In 2020 I designed a new type of permaculture course, the design crash course called designCamp. By stepping through a design process in one or two days the participants learn about the process and get inspiration. The focus is mainly on the process and the tools, but since we design a piece of land all kinds of other aspects, like keyline design, swales, soil, horticulture, etc. get touched – depending on the context of the design. After all, permaculture design is context sensitive.
Since the course is for free it is combined with a permablitz. The participants help with certain tasks, like lifting around heavy objects or weeding the garden. Fair share at play.
Choosing the site
Preparation for the course started early. We picked one of the areas at Beyond Buckthorns that haven’t been designed yet (yes, there are still areas). Our choice fell on a subdivision of zone 4. The one that is closest to the main road. See the picture below.
Lumia and I stepped through a standardized client interview. My brother suggested telling the participants that there is no limit money-wise, allowing the participants to boldly design what no one has designed before.
Some days before the camp I went for a soil sample. I took a portion of soil with a spate and put the sample into a jar. Then mixed it with water and shook the mixture.
Process and tools
I picked SADIM as the design process to teach and use. For the toolchain I went with Context information, Base map, Client interview, DAFOR, PASTE, Soil samples for the survey stage. For the analysis stage I chose Function System Elements, Soil analysis, Zones, Sectors and an analysis of the contour and watershed based on the Beyond Buckthorns base map.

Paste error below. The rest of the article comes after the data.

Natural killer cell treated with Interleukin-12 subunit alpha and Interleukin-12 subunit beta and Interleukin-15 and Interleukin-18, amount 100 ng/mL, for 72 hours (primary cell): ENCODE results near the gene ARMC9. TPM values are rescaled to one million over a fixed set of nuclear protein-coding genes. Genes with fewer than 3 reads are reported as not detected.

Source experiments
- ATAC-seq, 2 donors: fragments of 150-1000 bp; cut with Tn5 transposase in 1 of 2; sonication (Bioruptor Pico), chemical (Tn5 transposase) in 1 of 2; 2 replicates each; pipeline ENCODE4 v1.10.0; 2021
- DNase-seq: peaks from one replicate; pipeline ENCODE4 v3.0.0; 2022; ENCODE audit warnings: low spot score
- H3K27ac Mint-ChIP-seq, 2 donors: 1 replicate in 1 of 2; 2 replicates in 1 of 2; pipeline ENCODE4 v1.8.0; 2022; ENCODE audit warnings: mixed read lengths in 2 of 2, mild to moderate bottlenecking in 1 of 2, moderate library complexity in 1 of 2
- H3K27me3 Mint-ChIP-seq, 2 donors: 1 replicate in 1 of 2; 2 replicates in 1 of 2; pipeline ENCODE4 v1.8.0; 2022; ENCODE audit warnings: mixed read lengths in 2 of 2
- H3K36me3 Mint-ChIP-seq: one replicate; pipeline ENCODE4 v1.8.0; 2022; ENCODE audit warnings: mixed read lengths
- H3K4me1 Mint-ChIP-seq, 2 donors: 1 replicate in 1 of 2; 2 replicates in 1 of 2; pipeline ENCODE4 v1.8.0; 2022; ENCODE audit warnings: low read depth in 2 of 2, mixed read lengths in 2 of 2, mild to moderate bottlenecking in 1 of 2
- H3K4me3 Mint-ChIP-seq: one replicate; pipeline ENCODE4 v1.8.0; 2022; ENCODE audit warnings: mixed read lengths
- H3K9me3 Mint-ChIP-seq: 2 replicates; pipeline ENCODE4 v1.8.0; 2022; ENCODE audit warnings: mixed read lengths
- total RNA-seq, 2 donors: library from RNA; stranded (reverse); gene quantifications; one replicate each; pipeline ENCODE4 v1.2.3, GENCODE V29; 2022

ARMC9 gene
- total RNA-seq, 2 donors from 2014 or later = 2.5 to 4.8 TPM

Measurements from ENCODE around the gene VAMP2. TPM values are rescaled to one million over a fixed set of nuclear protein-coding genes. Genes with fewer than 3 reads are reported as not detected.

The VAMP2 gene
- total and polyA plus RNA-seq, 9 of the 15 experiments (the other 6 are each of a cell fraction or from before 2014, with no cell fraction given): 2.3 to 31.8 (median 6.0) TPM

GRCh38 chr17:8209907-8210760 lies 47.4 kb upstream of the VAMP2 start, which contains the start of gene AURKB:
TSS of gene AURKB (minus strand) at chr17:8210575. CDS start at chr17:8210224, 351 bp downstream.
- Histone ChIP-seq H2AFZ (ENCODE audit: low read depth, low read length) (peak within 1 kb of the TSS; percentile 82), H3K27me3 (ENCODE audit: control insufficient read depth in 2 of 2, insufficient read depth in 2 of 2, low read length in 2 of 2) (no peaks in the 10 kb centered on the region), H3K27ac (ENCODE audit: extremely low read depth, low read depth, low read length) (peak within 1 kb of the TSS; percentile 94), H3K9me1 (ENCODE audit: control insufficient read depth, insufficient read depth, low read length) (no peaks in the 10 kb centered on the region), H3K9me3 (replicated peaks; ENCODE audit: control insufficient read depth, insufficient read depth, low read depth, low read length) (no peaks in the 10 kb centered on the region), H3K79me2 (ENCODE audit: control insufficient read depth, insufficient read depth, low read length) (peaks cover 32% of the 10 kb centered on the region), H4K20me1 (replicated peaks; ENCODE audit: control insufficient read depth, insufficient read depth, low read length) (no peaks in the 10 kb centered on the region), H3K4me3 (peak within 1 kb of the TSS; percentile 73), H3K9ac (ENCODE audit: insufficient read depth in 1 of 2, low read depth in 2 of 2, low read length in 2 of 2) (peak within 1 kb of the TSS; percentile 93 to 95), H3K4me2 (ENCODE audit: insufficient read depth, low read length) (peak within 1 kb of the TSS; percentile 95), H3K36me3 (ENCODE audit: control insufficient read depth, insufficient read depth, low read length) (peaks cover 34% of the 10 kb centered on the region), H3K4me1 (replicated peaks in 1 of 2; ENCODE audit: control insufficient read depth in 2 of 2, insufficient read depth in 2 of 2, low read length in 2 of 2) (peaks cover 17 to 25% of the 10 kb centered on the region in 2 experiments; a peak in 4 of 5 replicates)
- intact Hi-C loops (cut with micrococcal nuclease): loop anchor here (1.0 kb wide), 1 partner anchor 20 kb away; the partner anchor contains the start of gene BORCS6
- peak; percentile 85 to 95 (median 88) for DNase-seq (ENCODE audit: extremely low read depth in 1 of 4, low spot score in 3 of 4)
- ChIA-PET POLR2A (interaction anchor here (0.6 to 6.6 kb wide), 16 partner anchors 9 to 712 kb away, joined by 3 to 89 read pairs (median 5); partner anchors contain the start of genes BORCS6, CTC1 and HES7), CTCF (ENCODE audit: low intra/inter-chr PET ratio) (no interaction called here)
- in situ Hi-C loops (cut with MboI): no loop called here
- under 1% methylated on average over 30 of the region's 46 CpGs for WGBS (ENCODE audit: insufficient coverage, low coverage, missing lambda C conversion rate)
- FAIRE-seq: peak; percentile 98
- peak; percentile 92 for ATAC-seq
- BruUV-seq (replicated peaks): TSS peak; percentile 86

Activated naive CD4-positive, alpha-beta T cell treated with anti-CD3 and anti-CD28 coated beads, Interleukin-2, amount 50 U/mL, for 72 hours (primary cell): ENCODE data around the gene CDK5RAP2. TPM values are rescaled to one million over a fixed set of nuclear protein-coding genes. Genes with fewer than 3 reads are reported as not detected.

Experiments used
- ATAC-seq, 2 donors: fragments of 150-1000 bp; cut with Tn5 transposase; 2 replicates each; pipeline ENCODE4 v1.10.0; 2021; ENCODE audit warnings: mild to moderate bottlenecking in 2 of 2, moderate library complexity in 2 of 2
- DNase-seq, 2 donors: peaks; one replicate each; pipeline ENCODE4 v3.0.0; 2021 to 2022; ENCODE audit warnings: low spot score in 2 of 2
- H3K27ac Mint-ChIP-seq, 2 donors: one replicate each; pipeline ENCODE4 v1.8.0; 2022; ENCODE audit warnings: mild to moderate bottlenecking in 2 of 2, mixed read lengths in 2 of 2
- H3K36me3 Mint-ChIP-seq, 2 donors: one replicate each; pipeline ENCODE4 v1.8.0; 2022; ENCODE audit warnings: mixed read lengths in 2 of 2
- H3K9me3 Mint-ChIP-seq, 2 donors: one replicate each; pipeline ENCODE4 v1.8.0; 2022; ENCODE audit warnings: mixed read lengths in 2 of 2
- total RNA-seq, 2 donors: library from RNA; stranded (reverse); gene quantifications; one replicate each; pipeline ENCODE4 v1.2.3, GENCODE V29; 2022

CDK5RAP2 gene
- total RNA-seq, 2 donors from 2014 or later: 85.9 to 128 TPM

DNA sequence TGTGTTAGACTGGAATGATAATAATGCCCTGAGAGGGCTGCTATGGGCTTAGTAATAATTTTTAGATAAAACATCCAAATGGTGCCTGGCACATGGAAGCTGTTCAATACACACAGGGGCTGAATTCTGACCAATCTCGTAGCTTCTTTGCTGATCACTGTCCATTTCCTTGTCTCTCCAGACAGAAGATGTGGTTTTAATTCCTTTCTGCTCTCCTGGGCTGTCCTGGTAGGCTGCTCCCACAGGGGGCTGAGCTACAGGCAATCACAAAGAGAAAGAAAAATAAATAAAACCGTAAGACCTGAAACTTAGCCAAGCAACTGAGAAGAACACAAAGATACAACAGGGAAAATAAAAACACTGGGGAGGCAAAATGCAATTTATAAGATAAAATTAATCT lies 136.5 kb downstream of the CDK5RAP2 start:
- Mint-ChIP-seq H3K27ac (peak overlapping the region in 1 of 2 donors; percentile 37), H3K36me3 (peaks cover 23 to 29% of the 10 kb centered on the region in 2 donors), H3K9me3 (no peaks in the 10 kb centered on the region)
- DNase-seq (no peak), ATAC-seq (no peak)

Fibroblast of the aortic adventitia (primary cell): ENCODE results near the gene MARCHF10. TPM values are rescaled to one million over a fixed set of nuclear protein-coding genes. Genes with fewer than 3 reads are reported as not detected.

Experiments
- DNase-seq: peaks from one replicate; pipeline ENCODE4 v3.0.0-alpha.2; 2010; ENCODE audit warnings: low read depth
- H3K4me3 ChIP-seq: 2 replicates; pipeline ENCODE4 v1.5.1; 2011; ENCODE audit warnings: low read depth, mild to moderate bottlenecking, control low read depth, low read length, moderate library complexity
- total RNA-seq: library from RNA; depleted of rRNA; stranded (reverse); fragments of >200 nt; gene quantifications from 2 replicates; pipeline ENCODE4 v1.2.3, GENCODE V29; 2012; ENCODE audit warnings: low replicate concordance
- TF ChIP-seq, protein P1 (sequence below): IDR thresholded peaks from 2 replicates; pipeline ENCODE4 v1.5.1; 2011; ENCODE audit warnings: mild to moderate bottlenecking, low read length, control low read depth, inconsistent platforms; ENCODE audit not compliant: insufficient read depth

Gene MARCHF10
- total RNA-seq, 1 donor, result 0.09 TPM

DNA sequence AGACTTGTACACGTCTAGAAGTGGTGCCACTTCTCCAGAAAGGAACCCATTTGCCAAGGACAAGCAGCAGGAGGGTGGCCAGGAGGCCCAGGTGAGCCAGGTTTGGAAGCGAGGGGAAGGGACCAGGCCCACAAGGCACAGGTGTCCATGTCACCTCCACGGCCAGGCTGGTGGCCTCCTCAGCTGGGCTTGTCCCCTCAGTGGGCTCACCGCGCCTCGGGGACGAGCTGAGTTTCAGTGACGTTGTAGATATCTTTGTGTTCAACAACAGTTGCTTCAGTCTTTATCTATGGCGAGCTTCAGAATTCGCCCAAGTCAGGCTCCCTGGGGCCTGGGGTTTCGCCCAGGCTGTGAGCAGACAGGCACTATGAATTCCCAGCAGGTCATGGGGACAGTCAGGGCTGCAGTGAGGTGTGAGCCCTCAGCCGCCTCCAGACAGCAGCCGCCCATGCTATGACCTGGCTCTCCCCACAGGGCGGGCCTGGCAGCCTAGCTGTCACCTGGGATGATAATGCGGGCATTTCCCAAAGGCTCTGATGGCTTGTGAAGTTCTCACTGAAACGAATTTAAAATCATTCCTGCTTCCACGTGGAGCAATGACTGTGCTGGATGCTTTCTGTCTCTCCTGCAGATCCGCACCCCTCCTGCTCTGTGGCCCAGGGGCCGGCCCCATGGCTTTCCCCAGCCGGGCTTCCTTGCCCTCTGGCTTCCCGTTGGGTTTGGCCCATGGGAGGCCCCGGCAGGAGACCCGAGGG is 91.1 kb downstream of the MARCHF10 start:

On the day
We started at 11 o’clock on a rainy Saturday with coffee and cake, jumping straight towards an overview of the design process and clarifying different terms. After some time the rain stopped and since the map is not the territory we went into the field for DAFOR.
After we had all our surveys done we went for lunch break. Lumia had prepared a delicious garden soup for us which we enjoyed while having a chat.
During analysis we checked what we have found, for example if there were any indicator plants or what elements are needed for a certain function. We also ran a soil analysis based on the soil sample and the USDA soil triangle.
It then was time for the Permablitz. Our participants helped us to carry around some IBCs, bring soil for the new greenhouse and weed the garden. We were very very thankful for it!
In the design stage we used the scale of permanence as a process. We jumped into the water and discussed aspects of key points, key lines and contours. Then went for access, trees, structure, etc. The participants got a picture of how the design unfolds itself by having done all the survey and analysis.
We formed teams, went back into the field and put our designs together.
After some time we came back and presented our designs.
We asked our participants for feedback and we got a lot. Lumia and I will now incorporate it into the next designCamp.
At the end Lumia put the sauna and the grill on. Time for party!
The scale of permanence is a very good process, which when followed will help to design sites. But for that it has to be understood as a stone carved process which can’t be moved around. I like Yeoman’s idea. Very helpful.
I totally forgot to introduce myself this time. I also had some real difficulties coming from the side effects of the corona vaccination. Next time I won’t forget about the schedule.
All in all it was a good course. Lot’s of discussions, ideas and great designs! Thank you Lumia for hosting!